A hearty, soul-satisfying dish, these short ribs have a classic New England feel, says April Gibson, executive chef at The North House in Avon. “This cut of beef is rich, simple, cost-effective and quite versatile,” she says. “Pretty much anything goes with it — you can serve it with rice, mashed or roasted potatoes, or au gratin. While braised dishes are more prevalent in winter, it’s good for any season.”


April Gibson

At The North House, Gibson uses her culinary expertise to turn basic ingredients into a delectable dish. “While most people (and chefs) go for extravagance, they tend to lose sight of simplicity, and how challenging it can be to make something simple look appealing and beautiful,” she says. “You don’t need exotic ingredients to be good. Taking your time and having patience is key to a dish like this.”

While the ribs can’t be whipped up in a matter of minutes, Gibson says it’s well worth the time, “considering most of the time it’s in the oven, you can do other things.” Once the meat is cooking, a home cook has many options. “I like to cook, so I make special things with it all the time. I use it in soups and stews. Sometimes I shred the meat and toss it in with some risotto. I’ve paired it with pasta and gnocchi. I’ve even added different seasonings, such as chimichurri sauce, toasted chili powder, cumin, and some cayenne powder to make tacos with it,” she says. “The possibilities are endless, and anyone can make this.” 

Short ribs

Makes six 8-ounce portions • Time: 5 hours

3 pounds chuck flap beef

Salt and black pepper, to taste

6 ounces canola oil

5 carrots, peeled and largely diced

3 onions, largely diced

1 head celery, largely diced

1 gallon beef stock

12 ounces Burgundy wine (brand doesn’t matter, just a nice pinot noir; Gibson uses Peter Vella)

3 fresh bay leaves (2 dried bay leaves can be used)

12 ounces canned tomato paste

Trim any excess fat and cartilage from the beef and cut it into 8-ounce portions.

Season generously with salt and black pepper.

Place beef in a large sauté pan. Depending on the size of your pan, use enough oil just to coat the bottom of the pan (6 ounces generally works for an 18-inch pan). Sear each side on medium-high heat for 2 minutes to brown all sides, including the edges (use tongs to turn). The meat should have a deep-brown crust. Remove from the pan and place it into a large roasting pan. Set aside.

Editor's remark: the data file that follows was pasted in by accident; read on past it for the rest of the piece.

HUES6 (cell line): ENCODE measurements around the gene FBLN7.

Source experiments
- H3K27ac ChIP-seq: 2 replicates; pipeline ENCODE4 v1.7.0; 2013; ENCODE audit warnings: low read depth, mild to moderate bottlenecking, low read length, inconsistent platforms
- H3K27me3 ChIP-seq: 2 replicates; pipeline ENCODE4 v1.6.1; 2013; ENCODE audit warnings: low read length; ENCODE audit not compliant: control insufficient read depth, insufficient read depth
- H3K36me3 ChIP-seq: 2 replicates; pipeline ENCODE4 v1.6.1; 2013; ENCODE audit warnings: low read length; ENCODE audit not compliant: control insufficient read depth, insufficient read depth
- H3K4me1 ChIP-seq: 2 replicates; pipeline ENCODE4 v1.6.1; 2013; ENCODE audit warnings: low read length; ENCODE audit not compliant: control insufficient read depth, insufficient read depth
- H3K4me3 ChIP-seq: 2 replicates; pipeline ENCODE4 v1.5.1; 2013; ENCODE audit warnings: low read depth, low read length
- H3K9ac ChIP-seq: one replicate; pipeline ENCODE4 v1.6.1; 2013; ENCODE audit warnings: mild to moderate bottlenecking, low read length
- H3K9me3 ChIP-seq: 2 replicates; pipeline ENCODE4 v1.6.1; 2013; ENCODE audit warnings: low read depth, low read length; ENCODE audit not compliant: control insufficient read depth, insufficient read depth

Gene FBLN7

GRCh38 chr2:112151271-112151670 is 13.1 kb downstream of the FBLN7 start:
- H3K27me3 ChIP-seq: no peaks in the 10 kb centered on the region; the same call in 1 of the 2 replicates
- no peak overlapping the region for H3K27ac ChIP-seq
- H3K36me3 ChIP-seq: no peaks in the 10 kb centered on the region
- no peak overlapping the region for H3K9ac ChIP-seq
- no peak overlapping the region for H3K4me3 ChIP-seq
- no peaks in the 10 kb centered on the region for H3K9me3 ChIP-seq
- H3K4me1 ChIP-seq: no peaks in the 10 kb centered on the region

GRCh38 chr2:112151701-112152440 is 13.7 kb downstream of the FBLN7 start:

In the same sauté pan, add the vegetables, tomato paste and bay leaves. Cook the mixture on medium heat, stirring so the paste does not burn, for about 7-8 minutes.

Deglaze the pan with the red wine and add beef stock (pull the small bits that are stuck to the bottom of the pan up and into the sauce). Cook for about 15-20 minutes on medium heat. The consistency should be slightly thickened and reduced, but not gravy-like, just enough to coat the back of a spoon.

Pour the wine/stock mixture over the beef. Cover with plastic wrap first, then aluminum foil. This will limit evaporation and seal in moisture. The foil will prevent the plastic from melting.

Cook for about 4 hours at 350 degrees. Leave it alone. If the meat is mostly covered with the braising liquid, it will be fine. After 4 hours, check the beef. If it is spoon tender, it is done.

At The North House, an 8-ounce portion is served over mashed potatoes garnished with crispy fried leeks and gremolata (grated citrus zest). An alternate ending to the recipe is to purée the vegetables and braising liquid to make a thick, rich gravy, but Gibson prefers keeping them separate.

Pamela Brown is a former English professor, a prolific freelance writer, and author of Faithful Love, her first novel that inspired a love of writing. She resides in Connecticut with her daughter, Alexis, who makes her life an adventure. 

This article appeared in the April 2019 issue of Connecticut Magazine. You can subscribe here, or find the current issue on sale here. Got a question or comment? Email editor@connecticutmag.com, or contact us on Facebook @connecticutmagazine or Twitter @connecticutmag.